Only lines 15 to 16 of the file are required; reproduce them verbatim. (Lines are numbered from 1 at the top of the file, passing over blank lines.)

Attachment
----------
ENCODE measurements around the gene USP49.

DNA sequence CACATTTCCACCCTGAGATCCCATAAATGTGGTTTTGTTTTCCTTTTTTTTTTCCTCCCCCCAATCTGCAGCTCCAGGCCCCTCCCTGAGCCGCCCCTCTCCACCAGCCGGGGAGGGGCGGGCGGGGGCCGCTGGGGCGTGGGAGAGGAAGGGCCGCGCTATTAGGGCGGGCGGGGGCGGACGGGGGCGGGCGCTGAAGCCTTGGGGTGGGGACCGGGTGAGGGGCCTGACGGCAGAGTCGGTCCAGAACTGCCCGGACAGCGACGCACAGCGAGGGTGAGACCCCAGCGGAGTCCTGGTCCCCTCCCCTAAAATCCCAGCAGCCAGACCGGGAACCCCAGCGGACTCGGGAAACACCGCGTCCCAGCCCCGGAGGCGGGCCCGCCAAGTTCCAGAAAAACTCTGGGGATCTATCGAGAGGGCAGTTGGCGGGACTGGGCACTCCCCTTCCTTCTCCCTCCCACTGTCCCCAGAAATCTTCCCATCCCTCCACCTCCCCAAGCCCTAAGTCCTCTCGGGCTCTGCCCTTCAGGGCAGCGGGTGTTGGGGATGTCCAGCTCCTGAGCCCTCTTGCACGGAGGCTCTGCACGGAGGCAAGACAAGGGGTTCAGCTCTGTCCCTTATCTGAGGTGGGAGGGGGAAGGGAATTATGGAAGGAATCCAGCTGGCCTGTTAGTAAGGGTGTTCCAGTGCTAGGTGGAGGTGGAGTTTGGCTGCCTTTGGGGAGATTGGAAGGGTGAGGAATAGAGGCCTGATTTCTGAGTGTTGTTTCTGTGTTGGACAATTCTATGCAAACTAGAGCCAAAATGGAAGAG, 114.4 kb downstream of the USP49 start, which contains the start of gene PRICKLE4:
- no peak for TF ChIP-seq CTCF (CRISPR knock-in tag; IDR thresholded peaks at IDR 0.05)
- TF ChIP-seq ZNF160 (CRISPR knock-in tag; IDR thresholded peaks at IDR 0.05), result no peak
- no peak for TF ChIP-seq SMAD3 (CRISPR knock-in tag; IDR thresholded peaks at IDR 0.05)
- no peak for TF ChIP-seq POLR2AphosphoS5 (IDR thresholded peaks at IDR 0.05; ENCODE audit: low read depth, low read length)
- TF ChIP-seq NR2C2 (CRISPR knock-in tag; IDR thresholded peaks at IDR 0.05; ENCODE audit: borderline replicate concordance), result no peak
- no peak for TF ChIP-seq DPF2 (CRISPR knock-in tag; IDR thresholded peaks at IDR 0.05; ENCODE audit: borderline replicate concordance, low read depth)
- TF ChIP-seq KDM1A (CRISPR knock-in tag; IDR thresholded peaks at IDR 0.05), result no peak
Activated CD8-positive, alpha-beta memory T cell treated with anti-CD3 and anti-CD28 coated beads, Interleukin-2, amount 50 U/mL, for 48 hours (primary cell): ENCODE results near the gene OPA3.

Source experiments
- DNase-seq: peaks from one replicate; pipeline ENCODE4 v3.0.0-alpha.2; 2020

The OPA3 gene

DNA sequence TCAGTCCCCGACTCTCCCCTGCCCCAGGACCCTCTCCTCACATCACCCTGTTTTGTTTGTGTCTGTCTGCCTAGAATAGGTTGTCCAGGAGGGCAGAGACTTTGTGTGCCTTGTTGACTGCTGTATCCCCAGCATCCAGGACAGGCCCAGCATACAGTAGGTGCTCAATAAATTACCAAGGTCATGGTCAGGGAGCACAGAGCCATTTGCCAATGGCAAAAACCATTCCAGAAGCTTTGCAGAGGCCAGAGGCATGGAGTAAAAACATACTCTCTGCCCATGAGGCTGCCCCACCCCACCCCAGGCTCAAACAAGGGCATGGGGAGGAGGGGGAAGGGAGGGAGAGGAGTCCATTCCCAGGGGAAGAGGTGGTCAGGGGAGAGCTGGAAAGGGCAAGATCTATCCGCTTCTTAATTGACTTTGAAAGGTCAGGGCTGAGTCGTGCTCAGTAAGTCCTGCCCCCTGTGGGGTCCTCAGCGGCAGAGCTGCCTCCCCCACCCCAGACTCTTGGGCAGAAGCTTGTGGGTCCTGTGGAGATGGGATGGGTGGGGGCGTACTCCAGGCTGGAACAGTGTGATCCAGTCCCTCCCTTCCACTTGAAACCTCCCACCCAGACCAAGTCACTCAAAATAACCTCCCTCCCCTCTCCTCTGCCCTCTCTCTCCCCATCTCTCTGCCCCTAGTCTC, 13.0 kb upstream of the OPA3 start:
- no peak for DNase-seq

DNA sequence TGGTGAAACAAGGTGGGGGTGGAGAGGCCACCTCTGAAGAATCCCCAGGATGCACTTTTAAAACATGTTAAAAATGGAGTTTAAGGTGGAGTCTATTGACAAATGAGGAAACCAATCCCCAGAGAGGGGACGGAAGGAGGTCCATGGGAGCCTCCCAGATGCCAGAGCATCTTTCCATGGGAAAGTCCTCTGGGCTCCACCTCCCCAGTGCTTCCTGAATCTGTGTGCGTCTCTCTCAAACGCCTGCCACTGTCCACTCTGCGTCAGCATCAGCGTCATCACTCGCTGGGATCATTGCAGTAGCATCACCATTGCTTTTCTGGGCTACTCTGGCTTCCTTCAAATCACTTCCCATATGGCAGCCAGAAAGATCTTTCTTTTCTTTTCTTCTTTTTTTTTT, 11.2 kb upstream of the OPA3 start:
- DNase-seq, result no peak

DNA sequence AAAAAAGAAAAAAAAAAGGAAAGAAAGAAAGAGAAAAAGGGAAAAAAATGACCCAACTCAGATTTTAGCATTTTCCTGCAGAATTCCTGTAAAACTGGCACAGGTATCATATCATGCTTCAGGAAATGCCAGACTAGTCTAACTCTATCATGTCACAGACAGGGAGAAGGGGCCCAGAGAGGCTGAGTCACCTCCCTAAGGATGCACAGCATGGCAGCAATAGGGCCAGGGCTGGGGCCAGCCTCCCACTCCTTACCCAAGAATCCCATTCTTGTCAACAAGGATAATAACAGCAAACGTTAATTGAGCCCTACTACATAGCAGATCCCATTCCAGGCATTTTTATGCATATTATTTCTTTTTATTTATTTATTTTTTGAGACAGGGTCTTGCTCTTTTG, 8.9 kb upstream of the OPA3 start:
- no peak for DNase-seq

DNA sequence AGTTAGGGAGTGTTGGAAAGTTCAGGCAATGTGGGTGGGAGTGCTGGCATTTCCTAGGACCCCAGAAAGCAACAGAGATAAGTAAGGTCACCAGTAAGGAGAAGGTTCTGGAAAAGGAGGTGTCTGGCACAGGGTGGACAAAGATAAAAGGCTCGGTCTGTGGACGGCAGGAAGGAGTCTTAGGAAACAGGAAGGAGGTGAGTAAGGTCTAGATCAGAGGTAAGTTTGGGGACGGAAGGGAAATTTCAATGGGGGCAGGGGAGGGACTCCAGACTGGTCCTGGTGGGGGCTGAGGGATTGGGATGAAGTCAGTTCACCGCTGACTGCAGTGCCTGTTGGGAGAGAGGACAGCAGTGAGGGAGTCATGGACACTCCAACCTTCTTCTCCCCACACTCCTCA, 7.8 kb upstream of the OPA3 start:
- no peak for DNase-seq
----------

- no peak for DNase-seq

DNA sequence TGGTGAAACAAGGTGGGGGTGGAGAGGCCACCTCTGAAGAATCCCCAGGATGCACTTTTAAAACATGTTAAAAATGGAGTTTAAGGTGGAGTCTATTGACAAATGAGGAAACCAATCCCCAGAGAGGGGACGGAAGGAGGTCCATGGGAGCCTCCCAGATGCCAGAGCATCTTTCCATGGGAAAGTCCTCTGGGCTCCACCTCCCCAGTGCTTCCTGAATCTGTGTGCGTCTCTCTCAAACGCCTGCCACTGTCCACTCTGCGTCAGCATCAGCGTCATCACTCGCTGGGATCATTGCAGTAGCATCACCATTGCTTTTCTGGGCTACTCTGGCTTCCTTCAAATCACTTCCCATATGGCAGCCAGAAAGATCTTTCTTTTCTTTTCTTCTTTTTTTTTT, 11.2 kb upstream of the OPA3 start: